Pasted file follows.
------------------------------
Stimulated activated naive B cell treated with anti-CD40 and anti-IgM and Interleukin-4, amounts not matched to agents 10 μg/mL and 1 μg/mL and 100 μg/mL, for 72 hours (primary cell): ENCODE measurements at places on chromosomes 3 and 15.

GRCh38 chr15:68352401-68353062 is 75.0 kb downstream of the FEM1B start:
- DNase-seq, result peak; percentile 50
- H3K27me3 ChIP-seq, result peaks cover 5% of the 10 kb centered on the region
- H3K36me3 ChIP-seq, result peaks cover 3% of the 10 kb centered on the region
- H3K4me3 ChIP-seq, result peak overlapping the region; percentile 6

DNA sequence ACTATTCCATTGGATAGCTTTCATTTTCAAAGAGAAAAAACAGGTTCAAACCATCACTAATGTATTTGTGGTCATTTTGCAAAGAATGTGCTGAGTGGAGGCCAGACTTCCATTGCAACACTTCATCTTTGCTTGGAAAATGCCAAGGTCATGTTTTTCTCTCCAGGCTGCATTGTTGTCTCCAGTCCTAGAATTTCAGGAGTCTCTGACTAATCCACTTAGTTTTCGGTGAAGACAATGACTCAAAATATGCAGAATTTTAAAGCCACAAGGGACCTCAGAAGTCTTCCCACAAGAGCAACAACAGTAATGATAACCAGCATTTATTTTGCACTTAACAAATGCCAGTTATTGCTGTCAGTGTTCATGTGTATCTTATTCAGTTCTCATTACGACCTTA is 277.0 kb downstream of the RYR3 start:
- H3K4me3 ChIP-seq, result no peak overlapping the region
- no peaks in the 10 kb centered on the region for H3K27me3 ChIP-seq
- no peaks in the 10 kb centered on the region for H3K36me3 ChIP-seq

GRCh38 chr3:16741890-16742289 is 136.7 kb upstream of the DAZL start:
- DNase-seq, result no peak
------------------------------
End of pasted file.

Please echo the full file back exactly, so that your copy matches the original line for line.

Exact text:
Stimulated activated naive B cell treated with anti-CD40 and anti-IgM and Interleukin-4, amounts not matched to agents 10 μg/mL and 1 μg/mL and 100 μg/mL, for 72 hours (primary cell): ENCODE measurements at places on chromosomes 3 and 15.

GRCh38 chr15:68352401-68353062 is 75.0 kb downstream of the FEM1B start:
- DNase-seq, result peak; percentile 50
- H3K27me3 ChIP-seq, result peaks cover 5% of the 10 kb centered on the region
- H3K36me3 ChIP-seq, result peaks cover 3% of the 10 kb centered on the region
- H3K4me3 ChIP-seq, result peak overlapping the region; percentile 6

DNA sequence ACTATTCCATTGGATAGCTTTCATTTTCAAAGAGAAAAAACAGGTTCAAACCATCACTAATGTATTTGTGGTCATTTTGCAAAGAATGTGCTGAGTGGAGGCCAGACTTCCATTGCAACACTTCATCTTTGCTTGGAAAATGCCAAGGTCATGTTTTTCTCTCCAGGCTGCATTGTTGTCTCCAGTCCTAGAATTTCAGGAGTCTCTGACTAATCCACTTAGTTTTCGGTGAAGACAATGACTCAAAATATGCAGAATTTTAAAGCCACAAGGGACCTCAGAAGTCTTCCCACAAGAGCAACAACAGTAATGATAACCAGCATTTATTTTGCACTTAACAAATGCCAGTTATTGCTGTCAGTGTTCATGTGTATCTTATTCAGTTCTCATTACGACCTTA is 277.0 kb downstream of the RYR3 start:
- H3K4me3 ChIP-seq, result no peak overlapping the region
- no peaks in the 10 kb centered on the region for H3K27me3 ChIP-seq
- no peaks in the 10 kb centered on the region for H3K36me3 ChIP-seq

GRCh38 chr3:16741890-16742289 is 136.7 kb upstream of the DAZL start:
- DNase-seq, result no peak